A powerful tool to find the best possible improvements in their own operations and identify and implement best practice. 

Six Sigma 

Characterized by: customer focus; data & fact-driven management; process orientation; proactivity; collaboration across organizational boundaries and a quest for perfection. 

5S – order & tidiness

One of the cornerstones of Lean and a Japanese acronym for Seiri, Seiton, Seiso, Seiketsu and Shitsuke, which in English translates as: Sort, Structure, Clean, Standardize and Create Habit.

Value stream mapping

An important part of Lean that is used to get a clear picture of what improvements need to be made for the business to create customer value effectively.

PPA - productivity analysis

Productivity Potential Assessment is a proven method in the manufacturing industry that often shows an improvement potential of around 30%. 

Supplier development

We create the conditions for achieving strategic procurement goals through a holistic approach to the supply chain and simple, proven tools.

Client trip

A systematic identification of the points of contact between an organization and its customer, and of what is important to the customer, leading to a better fulfillment of the customer's real needs.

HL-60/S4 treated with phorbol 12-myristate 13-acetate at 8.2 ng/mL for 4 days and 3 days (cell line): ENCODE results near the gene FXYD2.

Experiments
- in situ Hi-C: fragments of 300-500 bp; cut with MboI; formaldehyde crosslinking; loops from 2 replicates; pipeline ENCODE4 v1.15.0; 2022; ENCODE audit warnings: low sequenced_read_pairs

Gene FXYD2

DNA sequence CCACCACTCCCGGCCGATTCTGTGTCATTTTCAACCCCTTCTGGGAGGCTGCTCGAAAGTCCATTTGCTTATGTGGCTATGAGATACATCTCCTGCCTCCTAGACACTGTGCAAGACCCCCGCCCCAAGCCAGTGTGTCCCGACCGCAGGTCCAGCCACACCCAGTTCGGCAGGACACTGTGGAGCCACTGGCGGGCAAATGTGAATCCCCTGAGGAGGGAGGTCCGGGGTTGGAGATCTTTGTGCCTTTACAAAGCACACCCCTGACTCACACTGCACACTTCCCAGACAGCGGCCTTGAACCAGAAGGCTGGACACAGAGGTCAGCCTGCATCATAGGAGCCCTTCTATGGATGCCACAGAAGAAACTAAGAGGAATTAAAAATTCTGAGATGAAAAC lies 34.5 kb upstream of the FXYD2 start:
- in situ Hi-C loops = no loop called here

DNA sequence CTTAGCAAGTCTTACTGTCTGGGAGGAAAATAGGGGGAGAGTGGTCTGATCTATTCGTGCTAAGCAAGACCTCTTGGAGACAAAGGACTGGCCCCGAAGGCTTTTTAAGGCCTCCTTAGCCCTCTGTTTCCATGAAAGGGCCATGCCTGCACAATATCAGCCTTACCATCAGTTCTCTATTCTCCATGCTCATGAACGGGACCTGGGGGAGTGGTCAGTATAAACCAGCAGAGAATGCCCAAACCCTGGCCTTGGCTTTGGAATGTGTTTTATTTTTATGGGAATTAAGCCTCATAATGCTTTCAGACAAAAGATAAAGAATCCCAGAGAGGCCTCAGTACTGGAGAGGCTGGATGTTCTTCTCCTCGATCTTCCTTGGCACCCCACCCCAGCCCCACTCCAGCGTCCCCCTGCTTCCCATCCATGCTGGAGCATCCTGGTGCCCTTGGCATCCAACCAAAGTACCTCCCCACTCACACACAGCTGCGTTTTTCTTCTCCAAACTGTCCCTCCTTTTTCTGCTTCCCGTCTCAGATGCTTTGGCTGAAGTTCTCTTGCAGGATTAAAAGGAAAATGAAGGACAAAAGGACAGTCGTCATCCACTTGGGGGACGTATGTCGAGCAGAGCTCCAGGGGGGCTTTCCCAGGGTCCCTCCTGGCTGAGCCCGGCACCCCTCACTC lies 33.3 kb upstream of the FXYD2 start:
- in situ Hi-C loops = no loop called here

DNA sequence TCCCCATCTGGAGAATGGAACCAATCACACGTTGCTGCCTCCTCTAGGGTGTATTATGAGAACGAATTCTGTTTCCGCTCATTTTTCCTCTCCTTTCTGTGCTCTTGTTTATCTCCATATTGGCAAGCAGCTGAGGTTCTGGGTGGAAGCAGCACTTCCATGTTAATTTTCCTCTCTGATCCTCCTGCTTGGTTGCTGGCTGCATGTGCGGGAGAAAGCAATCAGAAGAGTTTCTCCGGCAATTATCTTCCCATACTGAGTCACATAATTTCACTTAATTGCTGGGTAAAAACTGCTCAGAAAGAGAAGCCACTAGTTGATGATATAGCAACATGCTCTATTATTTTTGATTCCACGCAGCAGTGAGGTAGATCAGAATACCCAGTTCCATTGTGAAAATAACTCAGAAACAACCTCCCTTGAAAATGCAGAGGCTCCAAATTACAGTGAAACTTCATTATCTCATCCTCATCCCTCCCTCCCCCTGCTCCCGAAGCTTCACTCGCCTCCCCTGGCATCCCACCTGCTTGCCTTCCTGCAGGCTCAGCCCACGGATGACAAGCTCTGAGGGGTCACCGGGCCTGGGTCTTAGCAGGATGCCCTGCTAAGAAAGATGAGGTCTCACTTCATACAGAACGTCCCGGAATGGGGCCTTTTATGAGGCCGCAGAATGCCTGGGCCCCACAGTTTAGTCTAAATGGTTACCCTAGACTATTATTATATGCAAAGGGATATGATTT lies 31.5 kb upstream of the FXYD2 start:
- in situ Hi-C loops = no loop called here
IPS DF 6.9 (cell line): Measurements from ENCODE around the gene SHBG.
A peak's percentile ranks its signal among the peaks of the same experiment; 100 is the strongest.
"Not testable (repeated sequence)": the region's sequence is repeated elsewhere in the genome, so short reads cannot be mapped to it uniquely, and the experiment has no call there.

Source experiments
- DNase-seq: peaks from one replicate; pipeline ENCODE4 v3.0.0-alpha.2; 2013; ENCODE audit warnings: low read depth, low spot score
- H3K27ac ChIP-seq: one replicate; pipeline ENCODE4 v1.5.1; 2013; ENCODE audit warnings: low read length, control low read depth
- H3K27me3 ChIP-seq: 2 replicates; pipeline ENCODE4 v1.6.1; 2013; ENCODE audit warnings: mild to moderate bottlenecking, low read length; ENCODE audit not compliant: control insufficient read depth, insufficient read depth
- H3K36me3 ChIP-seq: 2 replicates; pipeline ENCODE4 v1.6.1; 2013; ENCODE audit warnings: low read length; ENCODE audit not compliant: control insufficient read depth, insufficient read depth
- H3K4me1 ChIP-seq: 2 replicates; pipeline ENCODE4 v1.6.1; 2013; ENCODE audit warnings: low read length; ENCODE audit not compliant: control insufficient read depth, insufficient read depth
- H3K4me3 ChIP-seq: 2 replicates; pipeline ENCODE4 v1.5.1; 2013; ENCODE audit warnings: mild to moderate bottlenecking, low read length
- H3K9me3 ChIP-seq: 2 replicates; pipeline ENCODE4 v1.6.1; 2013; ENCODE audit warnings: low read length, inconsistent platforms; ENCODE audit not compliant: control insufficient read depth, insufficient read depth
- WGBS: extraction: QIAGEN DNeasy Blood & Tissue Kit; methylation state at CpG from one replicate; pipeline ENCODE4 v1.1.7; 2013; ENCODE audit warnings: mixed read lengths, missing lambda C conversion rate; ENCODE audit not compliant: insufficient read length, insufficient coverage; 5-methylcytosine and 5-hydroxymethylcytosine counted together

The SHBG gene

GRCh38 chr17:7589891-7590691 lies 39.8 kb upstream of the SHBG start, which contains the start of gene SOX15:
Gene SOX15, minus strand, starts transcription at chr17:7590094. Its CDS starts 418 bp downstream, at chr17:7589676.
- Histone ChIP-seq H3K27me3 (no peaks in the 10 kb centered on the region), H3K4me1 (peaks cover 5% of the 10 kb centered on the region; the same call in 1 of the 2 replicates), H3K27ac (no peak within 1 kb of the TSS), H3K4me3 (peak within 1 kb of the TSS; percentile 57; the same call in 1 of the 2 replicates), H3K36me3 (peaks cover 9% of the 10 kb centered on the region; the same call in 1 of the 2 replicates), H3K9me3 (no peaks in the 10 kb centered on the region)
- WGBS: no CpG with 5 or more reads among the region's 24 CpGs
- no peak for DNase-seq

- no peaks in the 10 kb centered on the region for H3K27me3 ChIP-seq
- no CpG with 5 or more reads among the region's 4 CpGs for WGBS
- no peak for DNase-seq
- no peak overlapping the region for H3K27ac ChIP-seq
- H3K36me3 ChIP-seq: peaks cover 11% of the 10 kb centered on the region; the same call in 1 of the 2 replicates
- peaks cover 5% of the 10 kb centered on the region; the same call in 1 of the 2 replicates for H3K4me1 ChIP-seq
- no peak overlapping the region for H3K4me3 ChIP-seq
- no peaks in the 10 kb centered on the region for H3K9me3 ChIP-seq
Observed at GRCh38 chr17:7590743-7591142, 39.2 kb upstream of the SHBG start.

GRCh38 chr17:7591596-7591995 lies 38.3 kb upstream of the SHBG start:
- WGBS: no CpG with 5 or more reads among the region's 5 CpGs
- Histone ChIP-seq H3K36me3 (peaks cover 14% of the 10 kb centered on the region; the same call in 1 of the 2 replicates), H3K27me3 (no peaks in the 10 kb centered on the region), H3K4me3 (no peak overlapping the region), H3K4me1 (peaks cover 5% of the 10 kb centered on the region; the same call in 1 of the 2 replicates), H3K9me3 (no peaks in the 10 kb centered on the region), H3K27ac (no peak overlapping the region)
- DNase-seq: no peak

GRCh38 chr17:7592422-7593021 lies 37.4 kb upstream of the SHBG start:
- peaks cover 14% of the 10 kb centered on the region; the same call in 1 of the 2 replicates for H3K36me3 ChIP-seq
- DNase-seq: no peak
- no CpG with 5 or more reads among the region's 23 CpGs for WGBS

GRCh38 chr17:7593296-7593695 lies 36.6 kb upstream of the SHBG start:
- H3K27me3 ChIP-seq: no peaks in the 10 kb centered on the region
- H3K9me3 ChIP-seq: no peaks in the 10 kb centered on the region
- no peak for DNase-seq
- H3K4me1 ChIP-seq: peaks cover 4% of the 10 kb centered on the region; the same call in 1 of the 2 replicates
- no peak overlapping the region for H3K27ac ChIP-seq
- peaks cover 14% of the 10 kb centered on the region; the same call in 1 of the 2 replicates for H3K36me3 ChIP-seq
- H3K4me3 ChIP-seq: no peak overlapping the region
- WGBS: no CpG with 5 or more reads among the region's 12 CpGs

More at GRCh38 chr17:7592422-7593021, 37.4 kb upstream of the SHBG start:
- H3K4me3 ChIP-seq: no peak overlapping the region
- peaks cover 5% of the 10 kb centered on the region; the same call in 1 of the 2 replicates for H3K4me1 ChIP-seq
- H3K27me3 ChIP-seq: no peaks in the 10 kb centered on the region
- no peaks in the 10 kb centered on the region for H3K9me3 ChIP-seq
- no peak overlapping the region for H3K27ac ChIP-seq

Digital transformation

As opposed to digitalization, it is a comprehensive change where large parts or the whole business use digital initiatives to create a lasting improvement that is anchored in strategies and plans.

FMEA 

Failure Mode and Effect Analysis is a type of failure effect analysis used in the manufacturing industry to pro-actively manage risks to products and processes during the development phases.

Enterprise Architecture 

A well-defined structure to describe the link between strategy, business processes, IT infrastructure and integrations between different systems. 

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Contact us

Take the first step in your efficiency work– contact our specialist Mikael Göthager for more information.